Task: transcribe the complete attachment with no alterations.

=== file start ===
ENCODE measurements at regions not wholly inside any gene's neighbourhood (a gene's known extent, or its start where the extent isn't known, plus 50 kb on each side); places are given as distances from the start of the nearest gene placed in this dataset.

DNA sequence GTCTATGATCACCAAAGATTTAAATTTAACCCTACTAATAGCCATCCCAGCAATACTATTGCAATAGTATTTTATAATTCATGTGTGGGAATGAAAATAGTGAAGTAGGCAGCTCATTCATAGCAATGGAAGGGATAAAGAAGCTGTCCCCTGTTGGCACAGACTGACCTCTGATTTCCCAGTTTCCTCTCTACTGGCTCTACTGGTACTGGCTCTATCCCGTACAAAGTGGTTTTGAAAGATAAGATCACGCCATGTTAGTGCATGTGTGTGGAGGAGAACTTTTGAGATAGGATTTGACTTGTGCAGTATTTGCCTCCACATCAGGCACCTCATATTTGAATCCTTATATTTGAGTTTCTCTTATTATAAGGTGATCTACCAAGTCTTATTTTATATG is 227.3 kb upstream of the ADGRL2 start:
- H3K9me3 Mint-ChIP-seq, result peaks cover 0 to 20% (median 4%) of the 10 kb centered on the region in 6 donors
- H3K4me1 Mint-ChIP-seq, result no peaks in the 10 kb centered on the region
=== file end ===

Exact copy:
ENCODE measurements at regions not wholly inside any gene's neighbourhood (a gene's known extent, or its start where the extent isn't known, plus 50 kb on each side); places are given as distances from the start of the nearest gene placed in this dataset.

DNA sequence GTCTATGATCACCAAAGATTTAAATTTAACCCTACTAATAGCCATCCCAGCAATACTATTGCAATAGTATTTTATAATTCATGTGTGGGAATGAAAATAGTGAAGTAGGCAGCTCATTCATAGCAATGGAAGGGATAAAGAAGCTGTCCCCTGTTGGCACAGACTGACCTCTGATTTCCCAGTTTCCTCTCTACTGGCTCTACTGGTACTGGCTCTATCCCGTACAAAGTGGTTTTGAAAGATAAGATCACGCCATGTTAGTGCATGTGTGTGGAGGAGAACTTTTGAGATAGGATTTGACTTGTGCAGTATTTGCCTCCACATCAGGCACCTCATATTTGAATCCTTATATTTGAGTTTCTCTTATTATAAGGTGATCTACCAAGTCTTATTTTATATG is 227.3 kb upstream of the ADGRL2 start:
- H3K9me3 Mint-ChIP-seq, result peaks cover 0 to 20% (median 4%) of the 10 kb centered on the region in 6 donors
- H3K4me1 Mint-ChIP-seq, result no peaks in the 10 kb centered on the region